Fifth Test Match


The wide margin that eventually separated the sides belied the close struggle for supremacy over the first two days. The balance was tilted by a long and sound, if dour, innings by Lloyd. Apart from his effort, the match was almost completely dominated by the bowlers. This was surprising, as the pitch was bare and slow - features which prompted West Indies to include a specialist spinner, the hitherto uncapped Harper, for the first time in the series. Roberts also played his first Test of the rubber. India made one change, leaving out Madan Lal to bring back Amarnath, who had hinted that his form was returning by scoring 55 in the one-day international at Indore.

India won the toss and batted, only to run into instant trouble against Marshall who, with the first ball of the match, a short one of blinding speed, had Gavaskar caught from a reflex action shot. He also accounted for Gaekwad and Amarnath in a fiery opening spell, but his withdrawal from the attack brought the Indians no relief for Holding, too, was roused. India were 63 for six before the rot was stopped by an 82-runs partnership between Kapil Dev and Binny. Kapil Dev, who batted with customary aggression while making 69 in 73 balls, was lucky to be missed at 5 and 48. India's recovery was sustained by Kirmani, who last out for 49. By scattering Kirmani's stumps to take his third wicket of the innings, Roberts became only the third West Indian - after Gibbs and Sobers - to claim 200 Test wickets.

The start to West Indies' innings was also shaky, if not quite as dramatic as India's. The first four wickets went for 42, of which 25 were made with speed and arrogance by Greenidge before he mistimed a square cut off Binny, who had been the main target of his aggression. The three other wickets were taken by Kapil Dev, Richards and Dujon edging his out-swinger while Haynes fell victim to his off-cutter. At 88 Gomes was bowled by a turning ball from Yadav, and though Lloyd and Marshall put on 87 for the sixth wicket, West Indies were eight down before they passed India's small total. That their eventual lead amounted to 136 was thanks to a stand of 161 between Lloyd and Roberts, a record for West Indies' ninth wicket against any country.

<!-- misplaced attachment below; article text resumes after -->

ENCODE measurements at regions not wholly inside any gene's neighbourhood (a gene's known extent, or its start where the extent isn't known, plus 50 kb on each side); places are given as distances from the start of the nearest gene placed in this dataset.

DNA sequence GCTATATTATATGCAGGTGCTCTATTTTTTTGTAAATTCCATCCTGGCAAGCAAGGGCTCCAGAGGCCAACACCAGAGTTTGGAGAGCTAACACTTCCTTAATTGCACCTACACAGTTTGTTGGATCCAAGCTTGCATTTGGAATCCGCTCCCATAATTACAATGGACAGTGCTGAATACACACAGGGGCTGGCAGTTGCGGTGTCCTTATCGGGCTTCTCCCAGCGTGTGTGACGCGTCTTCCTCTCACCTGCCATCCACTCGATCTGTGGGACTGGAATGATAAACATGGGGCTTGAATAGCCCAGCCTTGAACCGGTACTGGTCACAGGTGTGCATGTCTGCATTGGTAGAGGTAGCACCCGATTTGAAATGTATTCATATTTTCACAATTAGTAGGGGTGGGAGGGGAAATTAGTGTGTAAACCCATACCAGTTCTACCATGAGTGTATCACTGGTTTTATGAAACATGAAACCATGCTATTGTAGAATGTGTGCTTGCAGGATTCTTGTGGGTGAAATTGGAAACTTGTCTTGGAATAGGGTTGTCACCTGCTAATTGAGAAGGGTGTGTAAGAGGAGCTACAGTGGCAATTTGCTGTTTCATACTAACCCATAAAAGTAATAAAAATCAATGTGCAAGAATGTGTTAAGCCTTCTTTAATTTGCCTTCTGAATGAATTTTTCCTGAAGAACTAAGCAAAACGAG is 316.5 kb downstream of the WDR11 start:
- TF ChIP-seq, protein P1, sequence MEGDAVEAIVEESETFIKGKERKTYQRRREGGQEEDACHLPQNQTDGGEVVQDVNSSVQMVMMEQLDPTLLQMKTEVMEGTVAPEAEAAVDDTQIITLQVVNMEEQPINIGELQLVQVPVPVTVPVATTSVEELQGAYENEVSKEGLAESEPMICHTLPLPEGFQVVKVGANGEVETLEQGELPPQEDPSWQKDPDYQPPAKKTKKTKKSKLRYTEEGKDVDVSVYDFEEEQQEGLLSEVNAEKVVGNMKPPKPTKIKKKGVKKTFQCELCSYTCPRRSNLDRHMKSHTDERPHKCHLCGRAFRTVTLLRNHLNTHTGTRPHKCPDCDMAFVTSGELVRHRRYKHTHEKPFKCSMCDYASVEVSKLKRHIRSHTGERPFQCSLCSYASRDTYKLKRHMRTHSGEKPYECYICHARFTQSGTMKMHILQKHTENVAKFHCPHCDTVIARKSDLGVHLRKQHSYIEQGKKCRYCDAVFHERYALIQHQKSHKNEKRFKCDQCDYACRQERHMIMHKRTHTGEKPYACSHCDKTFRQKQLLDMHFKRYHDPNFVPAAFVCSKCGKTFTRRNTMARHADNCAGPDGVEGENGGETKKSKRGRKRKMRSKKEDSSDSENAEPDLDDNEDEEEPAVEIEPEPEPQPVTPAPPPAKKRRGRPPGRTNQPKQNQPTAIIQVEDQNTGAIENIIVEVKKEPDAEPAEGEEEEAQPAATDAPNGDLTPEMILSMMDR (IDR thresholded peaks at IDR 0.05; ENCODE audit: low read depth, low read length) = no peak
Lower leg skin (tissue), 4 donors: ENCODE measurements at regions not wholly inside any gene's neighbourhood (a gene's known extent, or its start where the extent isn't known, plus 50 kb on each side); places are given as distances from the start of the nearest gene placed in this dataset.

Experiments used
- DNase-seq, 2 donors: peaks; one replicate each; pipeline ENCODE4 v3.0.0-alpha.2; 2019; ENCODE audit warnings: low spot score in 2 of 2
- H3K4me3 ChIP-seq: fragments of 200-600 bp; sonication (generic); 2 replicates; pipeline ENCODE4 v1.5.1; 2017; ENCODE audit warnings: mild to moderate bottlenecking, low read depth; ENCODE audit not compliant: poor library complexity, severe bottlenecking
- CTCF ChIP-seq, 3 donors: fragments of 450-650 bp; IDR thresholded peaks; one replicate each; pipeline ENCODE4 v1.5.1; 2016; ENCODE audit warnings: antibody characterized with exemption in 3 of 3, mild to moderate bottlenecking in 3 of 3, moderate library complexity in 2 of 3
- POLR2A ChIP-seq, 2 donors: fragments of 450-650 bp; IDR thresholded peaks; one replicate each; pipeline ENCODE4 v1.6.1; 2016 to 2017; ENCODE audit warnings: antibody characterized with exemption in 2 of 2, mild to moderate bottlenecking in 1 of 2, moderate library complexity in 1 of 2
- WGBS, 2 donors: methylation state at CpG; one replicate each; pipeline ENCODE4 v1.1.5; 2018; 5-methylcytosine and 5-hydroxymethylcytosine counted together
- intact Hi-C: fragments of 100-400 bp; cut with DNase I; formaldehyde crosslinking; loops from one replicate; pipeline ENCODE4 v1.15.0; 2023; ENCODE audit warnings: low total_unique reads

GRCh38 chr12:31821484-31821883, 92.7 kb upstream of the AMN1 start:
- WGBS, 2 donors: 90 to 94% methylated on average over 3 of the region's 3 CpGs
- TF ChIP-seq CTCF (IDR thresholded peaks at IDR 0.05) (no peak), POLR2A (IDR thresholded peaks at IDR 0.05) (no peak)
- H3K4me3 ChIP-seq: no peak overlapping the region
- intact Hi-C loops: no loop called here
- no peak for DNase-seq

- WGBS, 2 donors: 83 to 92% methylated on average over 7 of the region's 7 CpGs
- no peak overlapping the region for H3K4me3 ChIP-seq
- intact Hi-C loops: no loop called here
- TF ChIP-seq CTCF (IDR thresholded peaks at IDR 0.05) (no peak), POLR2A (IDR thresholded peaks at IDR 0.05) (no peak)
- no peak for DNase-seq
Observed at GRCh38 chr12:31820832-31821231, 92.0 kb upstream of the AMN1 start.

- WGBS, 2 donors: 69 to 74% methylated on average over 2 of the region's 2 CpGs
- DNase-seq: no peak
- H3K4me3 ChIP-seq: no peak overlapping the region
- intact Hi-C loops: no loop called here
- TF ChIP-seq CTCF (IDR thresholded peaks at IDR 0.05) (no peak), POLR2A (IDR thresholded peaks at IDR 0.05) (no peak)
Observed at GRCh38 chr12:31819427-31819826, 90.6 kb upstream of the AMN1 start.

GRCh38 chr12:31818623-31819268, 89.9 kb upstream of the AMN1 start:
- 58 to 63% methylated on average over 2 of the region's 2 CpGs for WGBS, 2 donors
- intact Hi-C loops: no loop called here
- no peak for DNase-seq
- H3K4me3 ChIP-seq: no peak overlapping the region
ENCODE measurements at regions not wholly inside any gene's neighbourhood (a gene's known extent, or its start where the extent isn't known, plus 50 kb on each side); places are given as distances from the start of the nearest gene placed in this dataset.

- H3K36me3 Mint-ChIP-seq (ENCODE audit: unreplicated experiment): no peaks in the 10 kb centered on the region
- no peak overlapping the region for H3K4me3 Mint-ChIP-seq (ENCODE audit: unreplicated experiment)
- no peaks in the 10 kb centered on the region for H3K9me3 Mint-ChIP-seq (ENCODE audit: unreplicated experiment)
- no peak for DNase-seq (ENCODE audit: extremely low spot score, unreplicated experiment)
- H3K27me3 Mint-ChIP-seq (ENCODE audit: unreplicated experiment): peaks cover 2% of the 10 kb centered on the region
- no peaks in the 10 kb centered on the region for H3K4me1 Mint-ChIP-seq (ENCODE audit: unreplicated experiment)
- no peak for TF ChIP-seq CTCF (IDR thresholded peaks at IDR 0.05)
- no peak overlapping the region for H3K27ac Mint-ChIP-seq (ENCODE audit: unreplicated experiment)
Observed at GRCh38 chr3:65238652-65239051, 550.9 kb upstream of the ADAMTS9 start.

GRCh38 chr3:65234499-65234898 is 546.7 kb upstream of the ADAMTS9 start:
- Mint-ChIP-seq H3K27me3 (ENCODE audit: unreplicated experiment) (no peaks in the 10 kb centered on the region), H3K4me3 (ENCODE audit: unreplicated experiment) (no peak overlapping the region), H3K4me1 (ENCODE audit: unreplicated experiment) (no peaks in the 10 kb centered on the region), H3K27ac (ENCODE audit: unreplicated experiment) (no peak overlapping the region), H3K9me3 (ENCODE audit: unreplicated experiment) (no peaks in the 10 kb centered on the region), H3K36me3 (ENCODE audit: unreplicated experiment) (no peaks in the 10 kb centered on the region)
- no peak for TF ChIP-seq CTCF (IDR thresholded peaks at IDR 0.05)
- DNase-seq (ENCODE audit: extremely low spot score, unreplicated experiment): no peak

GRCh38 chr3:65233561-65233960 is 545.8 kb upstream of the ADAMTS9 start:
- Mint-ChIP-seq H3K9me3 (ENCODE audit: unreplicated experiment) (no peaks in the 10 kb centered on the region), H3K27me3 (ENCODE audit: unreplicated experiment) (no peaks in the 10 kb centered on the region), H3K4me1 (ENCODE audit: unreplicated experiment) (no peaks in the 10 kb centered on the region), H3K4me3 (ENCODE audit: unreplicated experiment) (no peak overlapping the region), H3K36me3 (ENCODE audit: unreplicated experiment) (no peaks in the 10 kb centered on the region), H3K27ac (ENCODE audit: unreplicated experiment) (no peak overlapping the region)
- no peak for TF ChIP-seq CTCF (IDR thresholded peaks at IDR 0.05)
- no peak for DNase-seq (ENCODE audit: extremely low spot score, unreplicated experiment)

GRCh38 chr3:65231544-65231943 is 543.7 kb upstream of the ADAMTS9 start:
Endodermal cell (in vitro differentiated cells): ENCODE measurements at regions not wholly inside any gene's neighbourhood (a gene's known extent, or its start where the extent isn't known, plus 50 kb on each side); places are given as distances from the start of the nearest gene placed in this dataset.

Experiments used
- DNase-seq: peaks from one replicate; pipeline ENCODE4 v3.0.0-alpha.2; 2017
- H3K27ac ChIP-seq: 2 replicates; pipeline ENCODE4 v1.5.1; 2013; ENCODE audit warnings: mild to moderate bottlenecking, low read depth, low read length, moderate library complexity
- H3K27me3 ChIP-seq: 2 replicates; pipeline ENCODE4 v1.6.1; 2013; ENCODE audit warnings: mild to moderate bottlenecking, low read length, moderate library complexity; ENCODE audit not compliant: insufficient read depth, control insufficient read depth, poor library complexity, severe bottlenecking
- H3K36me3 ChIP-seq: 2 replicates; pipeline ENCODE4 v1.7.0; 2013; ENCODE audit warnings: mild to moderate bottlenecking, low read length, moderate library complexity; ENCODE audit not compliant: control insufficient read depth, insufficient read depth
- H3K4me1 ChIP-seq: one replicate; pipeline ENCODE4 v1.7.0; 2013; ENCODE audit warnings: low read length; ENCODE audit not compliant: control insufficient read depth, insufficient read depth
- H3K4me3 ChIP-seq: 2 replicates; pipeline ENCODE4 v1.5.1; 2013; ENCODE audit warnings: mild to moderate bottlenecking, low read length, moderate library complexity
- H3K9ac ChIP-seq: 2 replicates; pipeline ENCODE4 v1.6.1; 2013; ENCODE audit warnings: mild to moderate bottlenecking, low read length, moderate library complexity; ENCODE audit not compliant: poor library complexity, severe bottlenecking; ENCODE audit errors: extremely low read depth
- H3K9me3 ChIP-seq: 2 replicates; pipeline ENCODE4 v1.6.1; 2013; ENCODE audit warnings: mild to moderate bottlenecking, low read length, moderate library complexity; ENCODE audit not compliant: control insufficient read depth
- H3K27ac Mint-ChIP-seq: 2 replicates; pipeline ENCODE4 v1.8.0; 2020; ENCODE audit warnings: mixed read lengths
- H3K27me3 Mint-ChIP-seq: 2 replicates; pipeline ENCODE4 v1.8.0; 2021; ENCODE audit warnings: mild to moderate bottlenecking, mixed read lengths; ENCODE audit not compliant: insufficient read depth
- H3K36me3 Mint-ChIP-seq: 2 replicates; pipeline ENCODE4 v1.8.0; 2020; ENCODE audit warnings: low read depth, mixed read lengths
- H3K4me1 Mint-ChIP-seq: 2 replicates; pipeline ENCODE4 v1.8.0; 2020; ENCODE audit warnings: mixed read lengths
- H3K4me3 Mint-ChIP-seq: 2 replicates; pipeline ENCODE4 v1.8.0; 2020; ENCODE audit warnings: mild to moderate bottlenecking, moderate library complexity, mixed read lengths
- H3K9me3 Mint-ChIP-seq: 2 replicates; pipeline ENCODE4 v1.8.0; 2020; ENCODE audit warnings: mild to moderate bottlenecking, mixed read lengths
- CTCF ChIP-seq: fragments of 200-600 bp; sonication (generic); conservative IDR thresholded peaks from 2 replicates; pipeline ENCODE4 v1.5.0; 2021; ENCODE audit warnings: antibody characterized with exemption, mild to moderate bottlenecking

Roberts, who at one stage played 45 balls without scoring, made his best Test score and looked safe enough for Lloyd to bat without taking risks. Lloyd's 161 occupied 469 minutes, in which time he hit only twelve 4s.

India had only eleven overs to face before the end of the third day, but by the close, at 36 for five, they were on the brink of defeat. Holding and Marshall again bowled exceptionally well. Among the batsmen out was Gavaskar who, despite India's grim situation, batted in a fatally carefree fashion.

© John Wisden & Co